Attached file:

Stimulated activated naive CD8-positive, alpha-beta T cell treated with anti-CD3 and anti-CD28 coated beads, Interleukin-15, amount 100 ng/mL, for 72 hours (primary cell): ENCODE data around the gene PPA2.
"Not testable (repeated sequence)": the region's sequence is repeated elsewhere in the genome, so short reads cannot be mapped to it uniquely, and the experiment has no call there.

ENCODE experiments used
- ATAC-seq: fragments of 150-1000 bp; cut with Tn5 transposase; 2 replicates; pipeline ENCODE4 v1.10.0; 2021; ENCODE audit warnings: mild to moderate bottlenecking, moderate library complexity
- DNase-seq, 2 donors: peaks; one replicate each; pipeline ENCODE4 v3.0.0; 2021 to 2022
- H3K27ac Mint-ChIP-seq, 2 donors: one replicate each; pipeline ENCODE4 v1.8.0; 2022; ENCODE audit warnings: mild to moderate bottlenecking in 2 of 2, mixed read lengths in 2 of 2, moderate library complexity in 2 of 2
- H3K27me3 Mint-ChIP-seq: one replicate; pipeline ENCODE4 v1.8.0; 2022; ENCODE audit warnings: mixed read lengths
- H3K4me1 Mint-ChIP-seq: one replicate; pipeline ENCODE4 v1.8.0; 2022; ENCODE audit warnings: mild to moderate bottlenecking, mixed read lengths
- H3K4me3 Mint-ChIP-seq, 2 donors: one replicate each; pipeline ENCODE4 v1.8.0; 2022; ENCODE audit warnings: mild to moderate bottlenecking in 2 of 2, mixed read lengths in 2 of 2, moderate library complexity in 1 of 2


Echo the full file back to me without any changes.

Stimulated activated naive CD8-positive, alpha-beta T cell treated with anti-CD3 and anti-CD28 coated beads, Interleukin-15, amount 100 ng/mL, for 72 hours (primary cell): ENCODE data around the gene PPA2.
"Not testable (repeated sequence)": the region's sequence is repeated elsewhere in the genome, so short reads cannot be mapped to it uniquely, and the experiment has no call there.

ENCODE experiments used
- ATAC-seq: fragments of 150-1000 bp; cut with Tn5 transposase; 2 replicates; pipeline ENCODE4 v1.10.0; 2021; ENCODE audit warnings: mild to moderate bottlenecking, moderate library complexity
- DNase-seq, 2 donors: peaks; one replicate each; pipeline ENCODE4 v3.0.0; 2021 to 2022
- H3K27ac Mint-ChIP-seq, 2 donors: one replicate each; pipeline ENCODE4 v1.8.0; 2022; ENCODE audit warnings: mild to moderate bottlenecking in 2 of 2, mixed read lengths in 2 of 2, moderate library complexity in 2 of 2
- H3K27me3 Mint-ChIP-seq: one replicate; pipeline ENCODE4 v1.8.0; 2022; ENCODE audit warnings: mixed read lengths
- H3K4me1 Mint-ChIP-seq: one replicate; pipeline ENCODE4 v1.8.0; 2022; ENCODE audit warnings: mild to moderate bottlenecking, mixed read lengths
- H3K4me3 Mint-ChIP-seq, 2 donors: one replicate each; pipeline ENCODE4 v1.8.0; 2022; ENCODE audit warnings: mild to moderate bottlenecking in 2 of 2, mixed read lengths in 2 of 2, moderate library complexity in 1 of 2